Thursday, November 17
Incendies (Denis Villeneuve, 2011)
The story begins in Québec, with Simon and Jeanne Marwan (Maxim Gaudette and Mélissa Désormeaux-Poulin) meeting with their late mother's notary (and former boss) as he reads the will. The man calmly reads out the woman's unorthodox wishes, which ask the children to seek out the father they thought dead and the brother they did not know existed. Simon, petulant and nursing a clear resentment for his mother, wants no part of this ridiculous goose chase and leaves his more amenable sister to track down her mother's past in a fictionalized stand-in for Lebanon during its civil war. What Jeanne finds will upend her and her brother's lives.
Villeneuve and cinematographer André Turpin film Incendies with the crisp, almost brittle texture that informs desert-set films these days. Flashbacks place the mother, Nawal (Lubna Azabal), amid build-ups of armies and militias, the wide, jagged space of rural and rocky areas offering so few places to hide from any number of roving bands who each have their own special reason to kill whomever they stop. Villeneuve arranges haunting shots of static atrocity, from still-smoldering ruins of bombed orphanages to a bus filled with murdered passengers set on fire by extremist Christians.
But the film's real horrors are of a more personal nature. The film moves from a flashback of the mother just before her death to the first glimpse of her early life, and the first thing we see is Nawal's family murdering her Palestinian refugee for getting her pregnant. The brothers nearly kill her as well for shaming the good Christian name of the family, and even though the grandmother spares the young woman from death, she too disparages and attacks Nawal, banishing her after the baby is delivered and taken away from the family. This proves one of the less disgusting tragedies to befall the poor woman, so ignored by the children who do not remotely understand her story.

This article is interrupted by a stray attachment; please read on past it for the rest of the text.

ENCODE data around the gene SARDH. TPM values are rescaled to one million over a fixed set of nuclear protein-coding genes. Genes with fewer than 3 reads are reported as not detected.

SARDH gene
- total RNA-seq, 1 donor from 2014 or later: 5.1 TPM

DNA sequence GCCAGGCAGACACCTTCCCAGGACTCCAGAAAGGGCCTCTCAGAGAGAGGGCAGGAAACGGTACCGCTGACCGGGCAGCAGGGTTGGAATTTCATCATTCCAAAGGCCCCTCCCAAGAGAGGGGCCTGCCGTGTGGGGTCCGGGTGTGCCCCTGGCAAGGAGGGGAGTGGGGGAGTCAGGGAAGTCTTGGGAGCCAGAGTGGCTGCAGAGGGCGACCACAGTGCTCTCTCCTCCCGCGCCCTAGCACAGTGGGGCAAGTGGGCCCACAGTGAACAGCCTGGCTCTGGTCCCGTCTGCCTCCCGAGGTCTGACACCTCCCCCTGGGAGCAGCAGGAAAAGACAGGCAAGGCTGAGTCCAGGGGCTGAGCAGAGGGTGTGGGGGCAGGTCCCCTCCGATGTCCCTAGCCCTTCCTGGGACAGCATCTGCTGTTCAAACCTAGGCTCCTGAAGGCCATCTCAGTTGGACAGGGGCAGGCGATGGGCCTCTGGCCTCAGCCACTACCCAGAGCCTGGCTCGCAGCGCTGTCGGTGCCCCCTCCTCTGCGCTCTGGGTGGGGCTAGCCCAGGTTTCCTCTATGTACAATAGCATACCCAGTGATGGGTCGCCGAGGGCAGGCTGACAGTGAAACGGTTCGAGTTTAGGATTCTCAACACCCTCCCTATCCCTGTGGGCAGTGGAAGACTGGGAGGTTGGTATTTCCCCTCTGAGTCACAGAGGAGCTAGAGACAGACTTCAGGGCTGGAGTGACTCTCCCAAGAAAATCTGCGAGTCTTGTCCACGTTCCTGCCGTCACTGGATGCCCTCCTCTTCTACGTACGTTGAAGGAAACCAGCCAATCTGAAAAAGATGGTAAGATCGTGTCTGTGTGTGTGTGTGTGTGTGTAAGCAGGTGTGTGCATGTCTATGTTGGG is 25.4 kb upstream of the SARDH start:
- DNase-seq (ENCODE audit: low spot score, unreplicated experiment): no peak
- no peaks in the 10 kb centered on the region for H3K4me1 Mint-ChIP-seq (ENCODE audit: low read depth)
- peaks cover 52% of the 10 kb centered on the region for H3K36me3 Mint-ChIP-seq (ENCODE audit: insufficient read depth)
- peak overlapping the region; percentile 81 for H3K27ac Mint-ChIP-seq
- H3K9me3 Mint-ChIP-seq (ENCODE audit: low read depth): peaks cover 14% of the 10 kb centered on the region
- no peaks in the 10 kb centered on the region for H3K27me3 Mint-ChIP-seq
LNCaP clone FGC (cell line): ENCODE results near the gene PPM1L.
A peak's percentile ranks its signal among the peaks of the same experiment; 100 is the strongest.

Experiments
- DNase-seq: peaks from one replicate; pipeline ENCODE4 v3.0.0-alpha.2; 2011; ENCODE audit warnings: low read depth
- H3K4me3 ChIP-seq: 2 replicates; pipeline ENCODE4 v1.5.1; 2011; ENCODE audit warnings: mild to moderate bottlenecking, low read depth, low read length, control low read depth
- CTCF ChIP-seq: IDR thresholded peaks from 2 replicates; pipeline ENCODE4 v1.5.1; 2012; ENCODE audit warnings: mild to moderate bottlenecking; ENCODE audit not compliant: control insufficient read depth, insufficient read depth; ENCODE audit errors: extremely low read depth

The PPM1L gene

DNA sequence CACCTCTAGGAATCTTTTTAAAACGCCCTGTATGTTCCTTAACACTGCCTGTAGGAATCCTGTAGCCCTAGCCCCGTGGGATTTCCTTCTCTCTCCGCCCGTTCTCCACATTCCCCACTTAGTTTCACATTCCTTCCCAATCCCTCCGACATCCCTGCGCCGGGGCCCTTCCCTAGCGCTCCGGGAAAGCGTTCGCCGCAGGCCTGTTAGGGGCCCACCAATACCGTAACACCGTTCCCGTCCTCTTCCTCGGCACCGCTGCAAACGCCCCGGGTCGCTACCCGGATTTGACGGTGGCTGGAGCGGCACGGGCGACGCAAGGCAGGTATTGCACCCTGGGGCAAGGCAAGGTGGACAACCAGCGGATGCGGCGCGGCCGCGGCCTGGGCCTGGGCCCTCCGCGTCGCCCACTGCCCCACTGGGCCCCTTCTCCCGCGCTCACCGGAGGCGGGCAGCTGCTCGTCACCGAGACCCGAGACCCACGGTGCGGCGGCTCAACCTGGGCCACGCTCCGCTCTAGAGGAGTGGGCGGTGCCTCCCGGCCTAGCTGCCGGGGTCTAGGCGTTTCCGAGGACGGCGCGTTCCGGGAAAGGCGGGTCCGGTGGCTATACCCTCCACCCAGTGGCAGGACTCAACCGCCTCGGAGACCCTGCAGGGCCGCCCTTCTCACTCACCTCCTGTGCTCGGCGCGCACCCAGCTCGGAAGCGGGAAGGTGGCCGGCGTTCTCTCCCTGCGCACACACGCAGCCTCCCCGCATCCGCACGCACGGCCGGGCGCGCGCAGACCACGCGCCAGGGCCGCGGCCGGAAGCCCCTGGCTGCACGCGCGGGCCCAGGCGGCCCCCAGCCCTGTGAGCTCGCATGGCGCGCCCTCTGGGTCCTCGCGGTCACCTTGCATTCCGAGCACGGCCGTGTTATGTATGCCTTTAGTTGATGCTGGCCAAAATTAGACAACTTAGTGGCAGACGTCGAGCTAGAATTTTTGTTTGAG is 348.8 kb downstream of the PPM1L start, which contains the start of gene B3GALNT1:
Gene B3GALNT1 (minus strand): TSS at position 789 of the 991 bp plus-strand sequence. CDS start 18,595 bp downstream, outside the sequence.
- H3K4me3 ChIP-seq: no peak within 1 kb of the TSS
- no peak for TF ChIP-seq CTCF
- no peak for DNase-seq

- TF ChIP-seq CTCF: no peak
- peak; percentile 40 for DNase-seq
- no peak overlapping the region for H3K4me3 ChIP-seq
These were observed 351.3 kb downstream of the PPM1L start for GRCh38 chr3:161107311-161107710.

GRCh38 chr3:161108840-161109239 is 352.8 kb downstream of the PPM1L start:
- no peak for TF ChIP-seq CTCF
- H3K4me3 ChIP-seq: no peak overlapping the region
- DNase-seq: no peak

Incendies works best when it remains firmly with Nawal, patiently absorbing her growth from intelligent but naïve college girl to embittered warrior fighting against her own Christian sect to express her hatred for their actions. Azabal routinely finds untapped reservoirs of strength, her eyes turning ever more steely and her whole body coiling like a caged animal looking for an impossible escape. Nawal's indefatigable resolve in the past only makes her catatonic death in the present all the more mysterious and unsettling. And while the narrative requires the film to keep returning to the children, these constant oscillations hurt the film for distracting from Azabal's intense performance.
They also bring up the aforementioned repetition between exposition and demonstration. We are told in the present of Nawal's torture in a political prison, only to be shown it in the subsequent scene. Alternately, visual clues alert the audience to a revelation minutes before Villeneuve painstakingly makes them clear in dialogue as if he expected no one to fully put it all together until a character openly addressed the issue in dialogue. I can't tell if Villeneuve doesn't realize the dramatic error he's committing or if he just has that little faith in the audience. Either way, the disturbing truth underneath this dysfunctional family mystery loses all of its stomach-churning implications through its constant restatement.
Not that it's a particularly resonant truth, at least outside providing an initial gut reaction. In many ways, Incendies reminded me of Park Chan-wook's Oldboy as played for drama, not thrills. This is not merely for the way in which the film springs a perverse reveal but in the manner it surprisingly serves as a kind of revenge movie. Rather than giving any insight on the Lebanese Civil War or even a deeper understanding of its characters, Incendies is fundamentally a mechanical exercise that cares only for its shocking but meaningless twist. It's a shame, for the film boasts many fine elements, from its solid pacing (even taking into account the overlap that should have been trimmed) to Azabal's fantastic work. For a film that broaches the rarely filmed subject matter of the Middle East's entrenched sectarian violence—as opposed to its oversimplification of religious extremism—Incendies proves frustratingly conventional, casting aside its moments of depth to pursue its myopic narrative to its conclusion. I'm sure I'd have heard gasps from an audience had I seen Incendies in a theater, but I was more engaged gasping at the real horrors of war than the ludicrous development that shoves that conflict aside.